NPC deputy calls for more efforts on CIIE

Huang Yixuan
Legislator urges changes to boots the spillover effect of the China International Import Expo in Shanghai later this year to boost recovery of the global economy amid the pandemic.
Huang Yixuan

A legislator has called for more effort to promote the spillover effect of the China International Import Expo during the COVID-19 pandemic.

Wang Wei, a deputy to the National People's Congress and vice general manager of Shanghai Textile Decoration Corp, said that as the pandemic was not over and the global economy was facing a severe recession, efforts should be made to expand the expo’s “radiation effect,” to continue to magnify its “spillover effect” and boost recovery of the global economy.

Wang said current support polices had not yet fully covered the long-term import of foreign goods. 

CIIE exhibits can enjoy a series of customs measures. However, at present, these preferential policies still cannot be applied to the exhibition and trading of imported goods after the CIIE.

Wang suggested changes to customs supervision policies as a solution.

She suggested, for example, that Shanghai should clear the way for the purchase, extended exhibition and sale of CIIE exhibits, to allow them to be sold in accordance with cross-border e-commerce after they are transferred to bonded warehouses.

The procedures for obtaining licenses should be simplified, so as to further reduce exhibitors' participation costs, and to enable purchases to be made faster and more convenient.

Meanwhile, customs policies on traditional port trade should be changed into classified supervision policies of terminal sales inspection. The centralized inspections at ports should also be adjusted to bonded warehouse inspections to save the cost of government supervision and facilitate enterprises’ operations, Wang said.

As the pandemic had affected global trade, there were still defects in the distribution of imported and exported goods in Shanghai. 

Since the COVID-19 outbreak, sea, air and road transport had all been greatly affected. Some goods that would have come by sea or air had been switched to rail.

From January to April this year, China launched 2,920 trains linking China and Europe, with the number of trains and cargo transported increasing by 24 percent and 27 percent respectively year on year. The increased number of trains had boosted the development of many new forms of foreign trade, which become important transport modes connecting the supply chain of Central Europe and Central Asia.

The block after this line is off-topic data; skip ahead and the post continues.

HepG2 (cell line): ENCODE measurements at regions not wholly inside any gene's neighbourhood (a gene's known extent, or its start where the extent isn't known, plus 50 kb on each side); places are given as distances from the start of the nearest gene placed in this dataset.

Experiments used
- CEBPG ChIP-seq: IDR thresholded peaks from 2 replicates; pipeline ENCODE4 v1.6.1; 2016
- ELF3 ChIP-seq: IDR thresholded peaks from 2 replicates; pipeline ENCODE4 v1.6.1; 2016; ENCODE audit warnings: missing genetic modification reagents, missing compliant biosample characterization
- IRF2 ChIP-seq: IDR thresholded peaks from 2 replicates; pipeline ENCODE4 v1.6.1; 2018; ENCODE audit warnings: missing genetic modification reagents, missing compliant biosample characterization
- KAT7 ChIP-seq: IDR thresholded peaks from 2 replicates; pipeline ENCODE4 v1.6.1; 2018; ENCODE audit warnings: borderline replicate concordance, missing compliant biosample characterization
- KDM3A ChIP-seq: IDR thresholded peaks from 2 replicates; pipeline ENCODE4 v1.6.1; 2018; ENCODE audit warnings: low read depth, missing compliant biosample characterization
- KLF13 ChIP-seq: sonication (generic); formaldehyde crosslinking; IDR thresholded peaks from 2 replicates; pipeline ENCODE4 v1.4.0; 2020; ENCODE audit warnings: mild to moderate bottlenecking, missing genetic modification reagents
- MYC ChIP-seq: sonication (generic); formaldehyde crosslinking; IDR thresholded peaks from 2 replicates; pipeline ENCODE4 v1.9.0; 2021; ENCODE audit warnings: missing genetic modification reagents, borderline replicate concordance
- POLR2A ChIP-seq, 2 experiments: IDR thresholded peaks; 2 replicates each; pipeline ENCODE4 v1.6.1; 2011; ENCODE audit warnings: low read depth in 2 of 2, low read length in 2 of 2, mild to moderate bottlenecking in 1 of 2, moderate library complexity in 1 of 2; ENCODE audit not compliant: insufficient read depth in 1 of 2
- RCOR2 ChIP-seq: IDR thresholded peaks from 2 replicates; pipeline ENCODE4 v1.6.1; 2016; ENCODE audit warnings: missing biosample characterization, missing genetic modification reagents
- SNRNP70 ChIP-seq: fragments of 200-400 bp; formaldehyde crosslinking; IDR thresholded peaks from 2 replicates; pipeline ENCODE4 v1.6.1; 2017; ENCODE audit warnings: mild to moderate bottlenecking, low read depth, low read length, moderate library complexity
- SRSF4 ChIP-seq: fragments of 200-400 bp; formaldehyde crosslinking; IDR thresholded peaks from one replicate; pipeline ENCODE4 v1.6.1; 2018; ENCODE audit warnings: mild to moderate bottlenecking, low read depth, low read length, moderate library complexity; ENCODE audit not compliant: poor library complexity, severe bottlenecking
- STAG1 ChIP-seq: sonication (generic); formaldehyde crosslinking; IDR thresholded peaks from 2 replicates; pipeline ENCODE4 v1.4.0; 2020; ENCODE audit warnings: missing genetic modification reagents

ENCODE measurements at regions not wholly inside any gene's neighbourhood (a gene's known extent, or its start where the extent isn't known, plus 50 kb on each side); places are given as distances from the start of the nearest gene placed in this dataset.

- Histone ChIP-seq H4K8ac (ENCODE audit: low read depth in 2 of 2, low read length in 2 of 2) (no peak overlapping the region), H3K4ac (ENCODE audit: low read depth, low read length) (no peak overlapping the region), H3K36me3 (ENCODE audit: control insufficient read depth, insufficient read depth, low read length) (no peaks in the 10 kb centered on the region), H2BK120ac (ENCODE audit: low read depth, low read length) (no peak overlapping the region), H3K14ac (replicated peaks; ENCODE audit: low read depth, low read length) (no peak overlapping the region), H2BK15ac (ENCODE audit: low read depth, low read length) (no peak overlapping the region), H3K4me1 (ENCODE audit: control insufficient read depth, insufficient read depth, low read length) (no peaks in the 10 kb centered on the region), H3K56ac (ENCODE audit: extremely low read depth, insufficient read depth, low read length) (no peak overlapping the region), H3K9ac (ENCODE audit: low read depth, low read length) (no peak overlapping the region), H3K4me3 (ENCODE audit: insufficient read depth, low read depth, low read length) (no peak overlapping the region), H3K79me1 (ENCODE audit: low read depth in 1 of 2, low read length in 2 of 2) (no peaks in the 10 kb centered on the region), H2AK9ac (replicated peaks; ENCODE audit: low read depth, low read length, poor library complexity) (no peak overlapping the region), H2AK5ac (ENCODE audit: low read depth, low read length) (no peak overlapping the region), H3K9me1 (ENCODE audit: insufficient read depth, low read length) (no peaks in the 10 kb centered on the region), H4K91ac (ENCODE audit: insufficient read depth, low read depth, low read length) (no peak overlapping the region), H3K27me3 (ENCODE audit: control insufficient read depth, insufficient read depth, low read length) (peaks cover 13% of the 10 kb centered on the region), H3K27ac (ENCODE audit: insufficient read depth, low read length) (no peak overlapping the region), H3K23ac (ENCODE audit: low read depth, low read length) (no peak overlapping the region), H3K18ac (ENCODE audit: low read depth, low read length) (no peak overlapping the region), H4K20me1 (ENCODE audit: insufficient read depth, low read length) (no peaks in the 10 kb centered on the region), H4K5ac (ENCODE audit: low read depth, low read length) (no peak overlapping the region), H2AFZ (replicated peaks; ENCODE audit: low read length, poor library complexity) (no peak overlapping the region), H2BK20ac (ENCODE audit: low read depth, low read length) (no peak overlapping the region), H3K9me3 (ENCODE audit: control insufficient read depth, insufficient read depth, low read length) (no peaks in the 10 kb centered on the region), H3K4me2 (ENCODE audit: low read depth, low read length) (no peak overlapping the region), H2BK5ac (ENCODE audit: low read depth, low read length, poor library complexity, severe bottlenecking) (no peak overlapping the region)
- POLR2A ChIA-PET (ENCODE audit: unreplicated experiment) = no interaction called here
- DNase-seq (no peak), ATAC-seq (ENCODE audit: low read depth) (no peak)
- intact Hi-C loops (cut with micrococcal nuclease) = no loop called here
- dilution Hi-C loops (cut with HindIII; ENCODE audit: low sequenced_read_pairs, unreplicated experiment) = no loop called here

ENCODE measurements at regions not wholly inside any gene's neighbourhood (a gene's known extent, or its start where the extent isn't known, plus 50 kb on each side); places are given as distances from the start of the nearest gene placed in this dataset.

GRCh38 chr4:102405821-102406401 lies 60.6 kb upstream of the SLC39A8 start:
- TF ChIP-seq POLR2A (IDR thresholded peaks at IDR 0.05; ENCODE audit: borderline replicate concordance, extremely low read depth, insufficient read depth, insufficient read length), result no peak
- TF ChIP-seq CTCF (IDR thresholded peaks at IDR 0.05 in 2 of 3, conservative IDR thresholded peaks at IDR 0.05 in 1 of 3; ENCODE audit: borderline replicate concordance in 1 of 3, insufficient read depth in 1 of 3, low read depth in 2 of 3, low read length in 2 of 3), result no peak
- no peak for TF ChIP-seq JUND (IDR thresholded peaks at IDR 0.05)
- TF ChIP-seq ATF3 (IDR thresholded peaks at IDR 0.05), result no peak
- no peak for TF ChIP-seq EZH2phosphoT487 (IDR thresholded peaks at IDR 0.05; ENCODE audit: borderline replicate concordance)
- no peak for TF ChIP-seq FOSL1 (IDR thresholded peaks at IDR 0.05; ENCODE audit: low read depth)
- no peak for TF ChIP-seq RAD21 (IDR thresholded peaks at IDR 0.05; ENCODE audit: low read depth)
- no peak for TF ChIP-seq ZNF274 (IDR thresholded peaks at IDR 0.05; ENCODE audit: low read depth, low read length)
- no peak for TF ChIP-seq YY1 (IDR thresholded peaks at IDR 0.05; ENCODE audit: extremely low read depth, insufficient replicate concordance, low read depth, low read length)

However, so far, there was no such train heading toward Central Europe starting from Shanghai, she said. The city should keep on working on the establishment of an Asian import distribution center that can serve as an export, import and transit port.

The extended exhibition services at the 2nd CIIE had achieved good results, but there were too few platforms offering such services. Also, most of the platforms were in remote areas and geographically dispersed, affecting the flow of customers.

Wang suggested strengthening the hardware construction of import and export distribution, taking the opportunity of the expo to build the Asian import distribution center, and establish an integrated platform system in the Yangtze River Delta offering extended exhibition services.

In addition, as the "non-contact economy" during the pandemic may have a negative impact on the social influence and spillover effect of the expo, Wang called for launching an online expo and promoting development of a digital CIIE.

The CIIE should use digital technology to better support the more efficient and immediate delivery of expo-related information. By using advanced technologies such as 5G, virtual reality and augmented reality, the "digital CIIE" could be developed as an online expo “with full scenario,” Wang said.

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